The End of the RainbowChristopher Jenner
The End of 2008
Last day of 2008, the intersection of Monaco and Evans, Denver, Colorado. I’ve seldom driven through this intersection in the past twenty years. Nothing here you wouldn't find in any strip mall: Chinese takeout, Wendy’s, Starbucks caffeine jolt, a Laundromat, King Soopers. But there is a Walgreens too—different than all other Walgreens—and I’m on a mission: 1) buy sensitivity toothpaste for my aching teeth (I’ve been grinding them—stress?—this never used to happen), and 2) take a trip down memory lane. Dad is riding shotgun.
Over the years when I happened by, I saw the old marquee, towering high above the street on two sturdy steel pillars, that still reads: “The Rainbow Music Hall.” The building was first a three-cinema movie theater until Barry Fey, Denver concert promoter, decided to knock down the walls and create a 1,400-seat concert hall—a place for music’s up-and-coming acts—which opened January 26, 1979.
As Dad and I enter through Walgreens’ automatic doors, the scene is what I expect from the drugstore chain monstrosity: antiseptic aisles, tile floors, textured ceilings, and a lot of the color blue, in bright, nauseating splendor. Rows of fluorescent lights threaten to suck the vitamin D out of your skull. Want mouthwash? Batteries? A card for your uncle on the occasion of his retirement? Blue signs in neat sets of six hang above each aisle, guiding you to the major items, but never the one, it seems, that you’re looking for. Good luck! Walgreens is a collection of meandering zombies, searching for something that isn’t there.
This morning I read, in an online article from the March 11, 2008 Rocky Mountain News, that this building was to be torn down and rebuilt, but would remain Walgreens. According to the article, upon hearing of the impending construction, Barry Fey said, “Aw, (expletive). A lot of great memories in that building.”1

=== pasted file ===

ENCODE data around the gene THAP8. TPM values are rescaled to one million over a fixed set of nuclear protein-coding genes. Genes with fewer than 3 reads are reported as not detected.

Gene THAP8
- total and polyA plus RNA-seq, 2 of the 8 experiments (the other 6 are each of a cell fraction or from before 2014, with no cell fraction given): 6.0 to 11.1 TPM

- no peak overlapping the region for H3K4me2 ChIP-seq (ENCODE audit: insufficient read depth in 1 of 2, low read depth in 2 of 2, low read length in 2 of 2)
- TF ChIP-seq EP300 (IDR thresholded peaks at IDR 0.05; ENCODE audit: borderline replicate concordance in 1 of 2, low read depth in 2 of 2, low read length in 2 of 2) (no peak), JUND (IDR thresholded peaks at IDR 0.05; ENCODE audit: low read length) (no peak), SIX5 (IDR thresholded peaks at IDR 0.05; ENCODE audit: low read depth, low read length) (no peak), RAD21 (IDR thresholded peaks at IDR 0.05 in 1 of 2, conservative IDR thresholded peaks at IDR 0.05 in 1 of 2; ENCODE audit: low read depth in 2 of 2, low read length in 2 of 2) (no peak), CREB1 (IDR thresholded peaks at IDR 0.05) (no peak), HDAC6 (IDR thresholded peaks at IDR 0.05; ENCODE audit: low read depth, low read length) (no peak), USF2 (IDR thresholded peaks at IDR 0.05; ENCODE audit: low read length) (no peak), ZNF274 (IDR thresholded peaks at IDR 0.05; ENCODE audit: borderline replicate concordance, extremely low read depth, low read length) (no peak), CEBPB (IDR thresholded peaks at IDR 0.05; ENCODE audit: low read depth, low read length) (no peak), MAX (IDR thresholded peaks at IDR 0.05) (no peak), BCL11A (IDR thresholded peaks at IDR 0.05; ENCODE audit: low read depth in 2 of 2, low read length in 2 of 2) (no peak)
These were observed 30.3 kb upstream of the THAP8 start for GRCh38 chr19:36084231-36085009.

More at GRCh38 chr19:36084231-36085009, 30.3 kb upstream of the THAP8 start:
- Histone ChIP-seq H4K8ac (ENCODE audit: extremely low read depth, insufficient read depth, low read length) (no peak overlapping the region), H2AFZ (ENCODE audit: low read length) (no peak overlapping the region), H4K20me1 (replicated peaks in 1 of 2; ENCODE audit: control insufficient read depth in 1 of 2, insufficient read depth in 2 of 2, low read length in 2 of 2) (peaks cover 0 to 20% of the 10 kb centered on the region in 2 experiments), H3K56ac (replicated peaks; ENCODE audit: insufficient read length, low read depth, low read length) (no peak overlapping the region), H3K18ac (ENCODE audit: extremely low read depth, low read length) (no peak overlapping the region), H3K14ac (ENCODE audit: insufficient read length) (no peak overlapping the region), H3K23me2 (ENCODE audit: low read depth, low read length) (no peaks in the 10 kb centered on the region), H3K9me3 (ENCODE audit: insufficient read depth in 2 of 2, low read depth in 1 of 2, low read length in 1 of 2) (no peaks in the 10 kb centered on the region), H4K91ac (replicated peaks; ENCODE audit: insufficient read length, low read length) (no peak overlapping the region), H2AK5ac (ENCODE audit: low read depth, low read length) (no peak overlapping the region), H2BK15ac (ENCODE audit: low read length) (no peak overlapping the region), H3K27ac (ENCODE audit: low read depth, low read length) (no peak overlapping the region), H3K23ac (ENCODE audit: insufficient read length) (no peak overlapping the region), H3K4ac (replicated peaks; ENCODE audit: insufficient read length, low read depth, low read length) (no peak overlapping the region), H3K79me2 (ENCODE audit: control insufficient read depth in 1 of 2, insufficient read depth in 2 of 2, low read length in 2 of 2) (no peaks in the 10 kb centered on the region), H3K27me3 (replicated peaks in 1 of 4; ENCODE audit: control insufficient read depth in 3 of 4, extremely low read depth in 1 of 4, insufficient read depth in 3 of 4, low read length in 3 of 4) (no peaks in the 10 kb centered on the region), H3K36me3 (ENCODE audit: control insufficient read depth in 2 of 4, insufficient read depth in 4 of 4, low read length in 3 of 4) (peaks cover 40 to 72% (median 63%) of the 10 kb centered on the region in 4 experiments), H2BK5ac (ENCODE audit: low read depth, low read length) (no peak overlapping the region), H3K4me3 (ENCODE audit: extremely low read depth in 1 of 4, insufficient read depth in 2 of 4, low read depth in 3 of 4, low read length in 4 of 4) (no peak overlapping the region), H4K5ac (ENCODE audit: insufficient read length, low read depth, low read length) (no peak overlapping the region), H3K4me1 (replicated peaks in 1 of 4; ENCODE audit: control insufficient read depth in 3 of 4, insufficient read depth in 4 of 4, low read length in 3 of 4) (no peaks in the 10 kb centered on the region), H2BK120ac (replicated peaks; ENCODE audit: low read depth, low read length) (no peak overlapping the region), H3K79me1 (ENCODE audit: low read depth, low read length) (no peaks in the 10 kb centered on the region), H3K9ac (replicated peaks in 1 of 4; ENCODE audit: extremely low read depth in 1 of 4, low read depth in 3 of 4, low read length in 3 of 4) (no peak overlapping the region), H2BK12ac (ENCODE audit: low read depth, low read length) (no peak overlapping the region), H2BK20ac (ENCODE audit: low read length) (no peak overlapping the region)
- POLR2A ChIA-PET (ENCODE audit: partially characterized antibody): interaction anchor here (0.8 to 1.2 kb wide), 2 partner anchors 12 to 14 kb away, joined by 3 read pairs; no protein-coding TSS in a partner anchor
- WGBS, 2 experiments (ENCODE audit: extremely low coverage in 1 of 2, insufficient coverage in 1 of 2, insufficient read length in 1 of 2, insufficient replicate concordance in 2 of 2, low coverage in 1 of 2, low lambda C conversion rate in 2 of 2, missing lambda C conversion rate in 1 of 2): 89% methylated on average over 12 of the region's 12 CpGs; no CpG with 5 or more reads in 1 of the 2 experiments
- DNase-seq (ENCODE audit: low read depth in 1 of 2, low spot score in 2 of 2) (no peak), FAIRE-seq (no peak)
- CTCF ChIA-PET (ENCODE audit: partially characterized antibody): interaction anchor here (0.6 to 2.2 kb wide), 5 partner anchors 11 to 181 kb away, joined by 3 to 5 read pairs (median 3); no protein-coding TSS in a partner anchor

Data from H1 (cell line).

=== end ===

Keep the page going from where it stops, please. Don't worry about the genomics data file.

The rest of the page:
Up and down the aisles, Dad and I wander, searching for dental supplies.
“These pillars look different,” I say. “Thinner. The old ones were bigger, and square.”
I finally locate a small tube of Sensodyne. Dad grabs a tube of Tom’s of Maine. “My contribution to the Rainbow,” he says. We look for and can’t find shaving stuff, but I know it’s here, and that’s why I hate Walgreens. Why can’t they post a sign: Hey dumbass, your razors are here!
I decide I don’t need razors and we head for the register. The Muzak™ blasts Ambrosia, Juice Newton, and Air Supply, ruining my memories of the Rainbow’s great music. Gotta get out of here, before I starting humming.
At the register we chat with a clerk whose nametag reads “Elaine.”
“Do you know if they tore down the old music hall building?”
“They’ve been sayin’ they’re gonna for years,” replies Elaine, picking up my Sensodyne, “but they never do. I’ve been working here sixteen years—always the same. The owner of the building doesn’t care.”
Elaine hands me my change. Dad puts his toothpaste on the counter’s blue pad.
“Back when it was the concert hall, my friend lived right over there.” She points over her shoulder. “Said she could hear the music.”
“I came to several shows here,” I tell her. “But I haven’t had a reason to come back since the eighties.”
“You can get toothpaste anywhere,” says Elaine.
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